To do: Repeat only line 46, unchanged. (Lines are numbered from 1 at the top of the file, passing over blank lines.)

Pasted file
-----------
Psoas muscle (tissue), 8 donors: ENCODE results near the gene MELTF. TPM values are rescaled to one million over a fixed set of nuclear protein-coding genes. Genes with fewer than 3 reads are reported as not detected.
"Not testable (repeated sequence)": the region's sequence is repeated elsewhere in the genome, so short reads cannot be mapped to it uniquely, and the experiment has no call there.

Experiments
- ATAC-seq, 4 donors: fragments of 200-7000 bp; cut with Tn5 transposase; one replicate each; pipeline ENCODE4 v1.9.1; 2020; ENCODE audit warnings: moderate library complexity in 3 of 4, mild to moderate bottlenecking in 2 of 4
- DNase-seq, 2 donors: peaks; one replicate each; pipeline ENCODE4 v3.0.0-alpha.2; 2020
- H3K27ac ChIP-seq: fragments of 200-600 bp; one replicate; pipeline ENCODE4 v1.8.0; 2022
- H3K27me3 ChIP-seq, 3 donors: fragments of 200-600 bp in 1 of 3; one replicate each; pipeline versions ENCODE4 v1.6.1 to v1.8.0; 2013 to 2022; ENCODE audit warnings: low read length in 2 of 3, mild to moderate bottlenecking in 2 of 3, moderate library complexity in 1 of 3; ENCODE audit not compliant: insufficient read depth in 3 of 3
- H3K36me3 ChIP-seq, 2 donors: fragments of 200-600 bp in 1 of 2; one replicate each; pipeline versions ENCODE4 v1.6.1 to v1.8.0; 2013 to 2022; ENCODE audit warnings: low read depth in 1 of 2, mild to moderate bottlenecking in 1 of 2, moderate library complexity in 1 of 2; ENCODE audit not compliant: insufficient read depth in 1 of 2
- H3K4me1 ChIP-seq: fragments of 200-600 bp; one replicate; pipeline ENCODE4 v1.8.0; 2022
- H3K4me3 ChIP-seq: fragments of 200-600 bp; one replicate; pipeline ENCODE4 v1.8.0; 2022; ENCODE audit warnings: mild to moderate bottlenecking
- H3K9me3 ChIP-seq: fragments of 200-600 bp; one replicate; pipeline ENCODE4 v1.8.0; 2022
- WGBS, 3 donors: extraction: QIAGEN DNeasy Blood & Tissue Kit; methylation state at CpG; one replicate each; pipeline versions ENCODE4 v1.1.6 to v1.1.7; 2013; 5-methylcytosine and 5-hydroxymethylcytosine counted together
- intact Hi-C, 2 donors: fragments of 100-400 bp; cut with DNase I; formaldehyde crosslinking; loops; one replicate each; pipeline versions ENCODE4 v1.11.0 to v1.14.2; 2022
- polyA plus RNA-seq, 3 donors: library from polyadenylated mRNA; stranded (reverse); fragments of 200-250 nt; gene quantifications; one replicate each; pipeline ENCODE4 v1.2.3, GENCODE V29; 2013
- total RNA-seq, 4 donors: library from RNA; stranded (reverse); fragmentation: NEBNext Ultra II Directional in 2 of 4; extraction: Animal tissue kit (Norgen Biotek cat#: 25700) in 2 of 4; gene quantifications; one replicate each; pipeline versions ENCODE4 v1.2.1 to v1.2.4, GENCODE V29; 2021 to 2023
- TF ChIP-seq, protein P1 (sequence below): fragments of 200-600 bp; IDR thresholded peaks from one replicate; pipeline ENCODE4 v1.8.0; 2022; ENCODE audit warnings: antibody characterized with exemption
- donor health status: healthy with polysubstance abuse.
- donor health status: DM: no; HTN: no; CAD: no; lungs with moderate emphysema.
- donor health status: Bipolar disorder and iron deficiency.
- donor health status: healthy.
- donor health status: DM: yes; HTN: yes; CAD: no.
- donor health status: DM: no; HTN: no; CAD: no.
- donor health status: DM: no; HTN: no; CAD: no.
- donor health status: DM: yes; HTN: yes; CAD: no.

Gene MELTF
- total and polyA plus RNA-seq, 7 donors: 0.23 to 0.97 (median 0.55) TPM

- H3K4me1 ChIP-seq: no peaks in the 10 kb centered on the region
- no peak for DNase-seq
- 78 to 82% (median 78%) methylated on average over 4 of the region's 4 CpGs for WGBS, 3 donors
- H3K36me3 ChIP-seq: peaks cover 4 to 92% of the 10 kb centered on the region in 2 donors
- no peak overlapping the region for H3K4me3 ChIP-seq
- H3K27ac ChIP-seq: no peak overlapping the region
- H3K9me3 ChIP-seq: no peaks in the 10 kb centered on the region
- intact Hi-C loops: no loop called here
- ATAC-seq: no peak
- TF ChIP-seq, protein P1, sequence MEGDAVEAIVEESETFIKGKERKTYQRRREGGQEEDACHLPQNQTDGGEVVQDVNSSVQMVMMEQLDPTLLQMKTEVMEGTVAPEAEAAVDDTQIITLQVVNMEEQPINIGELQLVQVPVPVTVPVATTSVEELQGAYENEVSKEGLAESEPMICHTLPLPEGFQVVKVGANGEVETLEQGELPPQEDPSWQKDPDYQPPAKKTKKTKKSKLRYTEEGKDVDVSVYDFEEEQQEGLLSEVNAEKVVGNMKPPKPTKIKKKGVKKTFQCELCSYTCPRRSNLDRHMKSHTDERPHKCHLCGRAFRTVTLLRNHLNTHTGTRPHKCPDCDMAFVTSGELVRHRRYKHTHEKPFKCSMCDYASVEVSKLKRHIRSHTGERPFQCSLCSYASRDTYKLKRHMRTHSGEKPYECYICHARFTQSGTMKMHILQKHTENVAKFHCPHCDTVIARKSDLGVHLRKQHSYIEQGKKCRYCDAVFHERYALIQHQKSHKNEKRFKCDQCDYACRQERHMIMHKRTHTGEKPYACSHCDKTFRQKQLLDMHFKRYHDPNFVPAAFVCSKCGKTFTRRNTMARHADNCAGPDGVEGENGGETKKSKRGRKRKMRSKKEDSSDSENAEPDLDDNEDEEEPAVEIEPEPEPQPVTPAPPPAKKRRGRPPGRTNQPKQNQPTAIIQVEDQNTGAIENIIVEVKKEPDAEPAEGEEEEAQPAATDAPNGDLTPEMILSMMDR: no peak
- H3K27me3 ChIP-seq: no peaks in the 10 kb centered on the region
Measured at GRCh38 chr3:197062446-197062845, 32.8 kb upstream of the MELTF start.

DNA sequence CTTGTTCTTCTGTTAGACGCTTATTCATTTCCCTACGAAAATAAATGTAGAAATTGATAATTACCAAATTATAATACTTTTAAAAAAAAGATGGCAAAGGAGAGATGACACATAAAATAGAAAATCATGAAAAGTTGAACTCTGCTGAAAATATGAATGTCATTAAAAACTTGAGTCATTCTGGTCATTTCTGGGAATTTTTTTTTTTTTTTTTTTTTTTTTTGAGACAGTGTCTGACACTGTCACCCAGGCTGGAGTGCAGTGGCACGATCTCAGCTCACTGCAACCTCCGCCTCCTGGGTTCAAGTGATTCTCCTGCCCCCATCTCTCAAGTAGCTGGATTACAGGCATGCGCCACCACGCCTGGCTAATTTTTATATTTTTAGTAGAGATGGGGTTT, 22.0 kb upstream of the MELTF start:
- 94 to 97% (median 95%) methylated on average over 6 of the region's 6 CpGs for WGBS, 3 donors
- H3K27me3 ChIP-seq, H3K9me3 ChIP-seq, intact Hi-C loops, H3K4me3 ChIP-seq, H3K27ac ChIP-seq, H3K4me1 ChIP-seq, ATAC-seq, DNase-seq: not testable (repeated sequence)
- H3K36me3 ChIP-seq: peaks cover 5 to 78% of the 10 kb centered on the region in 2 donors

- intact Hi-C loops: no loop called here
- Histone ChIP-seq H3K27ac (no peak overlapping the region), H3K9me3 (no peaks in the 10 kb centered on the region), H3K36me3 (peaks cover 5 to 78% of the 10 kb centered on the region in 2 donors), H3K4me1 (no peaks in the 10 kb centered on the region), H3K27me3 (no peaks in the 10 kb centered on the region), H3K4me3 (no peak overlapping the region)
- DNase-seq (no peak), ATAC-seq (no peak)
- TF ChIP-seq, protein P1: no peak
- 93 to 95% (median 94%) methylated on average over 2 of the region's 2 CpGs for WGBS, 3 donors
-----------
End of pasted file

- TF ChIP-seq, protein P1: no peak